“Meditation for beginners can start with letting the body settle, letting go, and relax, into a chair, into the floor,” Carcasole says. “The basis of mindfulness is to focus repetitively on the breath, first inhaling the breath and then exhaling it. It sounds simple, but it’s hard. Positive results are usually not evident before four or five weeks, which is why almost all the scientific research on mindfulness had been based on an eight-week program.”
Research has shown that the consistent and continuous practice of meditation reduces stress and increases the emotional and physical well-being of meditators. Long-term meditators report being more mindful in daily life and score higher on several characteristics, reflection, self-compassion and well-being.
But mindfulness is not a panacea.
A 2019 University College London-led study found that more than a quarter of regular meditators have had “particularly unpleasant” psychological experiences related to the practice. The negative emotions included feelings of anxiety, panic, depersonalization (feeling detached from one’s mental processes or body), and thoughts of suicide.
However, the considerable success of mindfulness meditation practices in healthcare settings had sparked what is now called “the mindfulness movement,” which includes the widespread application of mindfulness practices in schools, police departments, professional sports, mass media, and even the British Parliament.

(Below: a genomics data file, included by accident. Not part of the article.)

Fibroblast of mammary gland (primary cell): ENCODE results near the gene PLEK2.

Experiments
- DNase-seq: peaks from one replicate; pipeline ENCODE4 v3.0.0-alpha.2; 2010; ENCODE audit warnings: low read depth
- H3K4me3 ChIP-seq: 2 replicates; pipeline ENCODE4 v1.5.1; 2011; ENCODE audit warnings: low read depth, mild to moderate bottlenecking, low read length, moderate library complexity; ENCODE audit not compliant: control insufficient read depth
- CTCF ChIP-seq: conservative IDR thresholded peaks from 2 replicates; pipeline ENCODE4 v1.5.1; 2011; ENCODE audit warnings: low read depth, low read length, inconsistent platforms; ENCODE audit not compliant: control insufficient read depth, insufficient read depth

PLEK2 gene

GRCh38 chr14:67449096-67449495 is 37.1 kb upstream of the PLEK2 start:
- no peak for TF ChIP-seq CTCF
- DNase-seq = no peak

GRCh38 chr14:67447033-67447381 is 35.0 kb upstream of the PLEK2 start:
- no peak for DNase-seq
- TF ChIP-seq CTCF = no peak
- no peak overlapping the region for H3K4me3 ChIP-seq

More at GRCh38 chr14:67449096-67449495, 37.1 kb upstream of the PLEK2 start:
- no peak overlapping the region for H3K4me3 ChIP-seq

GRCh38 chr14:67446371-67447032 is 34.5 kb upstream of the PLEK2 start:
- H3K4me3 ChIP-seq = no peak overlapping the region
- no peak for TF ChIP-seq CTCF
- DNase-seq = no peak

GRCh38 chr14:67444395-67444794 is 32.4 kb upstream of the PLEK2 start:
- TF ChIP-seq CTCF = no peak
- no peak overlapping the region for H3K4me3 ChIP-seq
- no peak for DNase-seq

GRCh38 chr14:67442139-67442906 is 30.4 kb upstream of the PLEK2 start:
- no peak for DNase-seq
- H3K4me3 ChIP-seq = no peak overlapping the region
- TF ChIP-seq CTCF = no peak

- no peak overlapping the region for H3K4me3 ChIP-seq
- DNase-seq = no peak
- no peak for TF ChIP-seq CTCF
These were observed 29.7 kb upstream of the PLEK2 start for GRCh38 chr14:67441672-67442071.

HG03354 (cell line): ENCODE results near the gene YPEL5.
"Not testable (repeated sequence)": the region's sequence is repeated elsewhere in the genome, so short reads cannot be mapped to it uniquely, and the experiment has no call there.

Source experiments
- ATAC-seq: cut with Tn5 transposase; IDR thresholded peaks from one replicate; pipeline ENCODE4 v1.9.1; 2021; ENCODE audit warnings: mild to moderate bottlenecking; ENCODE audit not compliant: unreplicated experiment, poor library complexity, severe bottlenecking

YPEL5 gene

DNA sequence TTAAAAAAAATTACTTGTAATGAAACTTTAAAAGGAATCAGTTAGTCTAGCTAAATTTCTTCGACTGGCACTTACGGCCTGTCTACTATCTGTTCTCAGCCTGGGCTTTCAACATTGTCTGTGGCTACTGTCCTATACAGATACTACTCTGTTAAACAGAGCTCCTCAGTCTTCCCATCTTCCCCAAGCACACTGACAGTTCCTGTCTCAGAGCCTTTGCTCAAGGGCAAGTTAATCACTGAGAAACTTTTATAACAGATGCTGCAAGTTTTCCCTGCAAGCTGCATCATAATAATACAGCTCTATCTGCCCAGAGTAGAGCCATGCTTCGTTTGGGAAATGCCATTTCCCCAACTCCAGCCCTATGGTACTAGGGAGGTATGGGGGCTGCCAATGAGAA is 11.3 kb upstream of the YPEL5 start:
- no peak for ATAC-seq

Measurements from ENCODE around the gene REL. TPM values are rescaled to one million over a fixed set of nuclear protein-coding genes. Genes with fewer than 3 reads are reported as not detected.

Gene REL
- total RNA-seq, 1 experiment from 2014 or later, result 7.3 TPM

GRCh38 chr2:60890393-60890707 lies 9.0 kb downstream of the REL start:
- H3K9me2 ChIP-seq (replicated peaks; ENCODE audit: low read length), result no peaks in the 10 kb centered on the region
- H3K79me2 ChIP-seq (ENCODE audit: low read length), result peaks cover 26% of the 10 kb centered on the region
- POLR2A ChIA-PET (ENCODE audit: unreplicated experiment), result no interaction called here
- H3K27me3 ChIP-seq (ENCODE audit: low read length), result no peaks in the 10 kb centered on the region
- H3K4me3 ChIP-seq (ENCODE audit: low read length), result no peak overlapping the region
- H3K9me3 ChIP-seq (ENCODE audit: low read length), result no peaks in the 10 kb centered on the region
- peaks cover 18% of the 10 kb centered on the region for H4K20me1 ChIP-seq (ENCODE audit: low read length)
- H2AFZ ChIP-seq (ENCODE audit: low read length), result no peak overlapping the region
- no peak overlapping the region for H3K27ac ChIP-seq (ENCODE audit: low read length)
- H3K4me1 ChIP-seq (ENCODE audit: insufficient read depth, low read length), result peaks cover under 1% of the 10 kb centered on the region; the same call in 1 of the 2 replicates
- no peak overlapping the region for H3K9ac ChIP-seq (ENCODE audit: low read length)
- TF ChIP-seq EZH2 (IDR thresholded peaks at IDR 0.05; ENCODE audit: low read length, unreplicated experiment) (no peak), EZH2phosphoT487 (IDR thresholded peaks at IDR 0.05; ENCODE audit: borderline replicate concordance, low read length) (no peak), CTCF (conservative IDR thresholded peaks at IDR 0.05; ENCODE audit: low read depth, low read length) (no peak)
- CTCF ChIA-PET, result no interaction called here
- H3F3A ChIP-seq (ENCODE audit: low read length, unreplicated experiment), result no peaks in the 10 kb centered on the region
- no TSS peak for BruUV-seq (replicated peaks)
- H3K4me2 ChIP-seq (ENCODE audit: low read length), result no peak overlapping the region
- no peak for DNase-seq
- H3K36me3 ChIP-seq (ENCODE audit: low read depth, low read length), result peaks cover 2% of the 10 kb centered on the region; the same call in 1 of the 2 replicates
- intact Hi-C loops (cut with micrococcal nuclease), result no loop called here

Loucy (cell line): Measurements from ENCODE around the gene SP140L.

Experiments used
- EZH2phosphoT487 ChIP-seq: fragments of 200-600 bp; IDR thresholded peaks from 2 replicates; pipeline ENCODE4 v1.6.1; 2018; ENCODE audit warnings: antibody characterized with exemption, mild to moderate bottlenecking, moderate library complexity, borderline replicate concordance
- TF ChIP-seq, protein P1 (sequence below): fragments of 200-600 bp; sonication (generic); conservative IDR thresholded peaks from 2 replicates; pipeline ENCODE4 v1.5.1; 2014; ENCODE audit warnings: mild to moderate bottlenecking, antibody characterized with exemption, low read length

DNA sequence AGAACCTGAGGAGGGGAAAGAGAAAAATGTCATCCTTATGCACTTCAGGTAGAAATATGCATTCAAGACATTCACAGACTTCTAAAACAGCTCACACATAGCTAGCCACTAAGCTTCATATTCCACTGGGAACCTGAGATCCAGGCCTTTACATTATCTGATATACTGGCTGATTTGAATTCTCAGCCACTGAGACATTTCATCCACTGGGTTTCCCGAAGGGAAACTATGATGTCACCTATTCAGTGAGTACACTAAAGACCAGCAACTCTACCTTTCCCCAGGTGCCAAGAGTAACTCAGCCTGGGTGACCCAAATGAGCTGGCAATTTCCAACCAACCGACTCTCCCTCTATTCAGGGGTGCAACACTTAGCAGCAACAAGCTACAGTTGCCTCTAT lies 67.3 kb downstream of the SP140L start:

Carcasale’s decision to relaunch his classes immediately lowered Moore’s anxiety. “I was feeling hope and excitement when I got the email,” he says. He knew that consistent mindfulness practice could reduce his anxiety and diminish his severe osteoarthritis aches. He suffers from knee and hip joint pain due to over 20 years of daily running and playing hockey. The former avid hockey player requires hip and knee replacement operations. But COVID had put elective surgeries on hold.
Eva Ligeti, 70, a University of Toronto law professor and the first Environmental Commissioner of Ontario, also received Carcasole’s invitation and eagerly rejoined his class. “In February, I was in quarantine and isolation for 14 days since I came home from the U.S.,” she says. “There were chaotic conditions and constant news of deaths. My worry just increased.”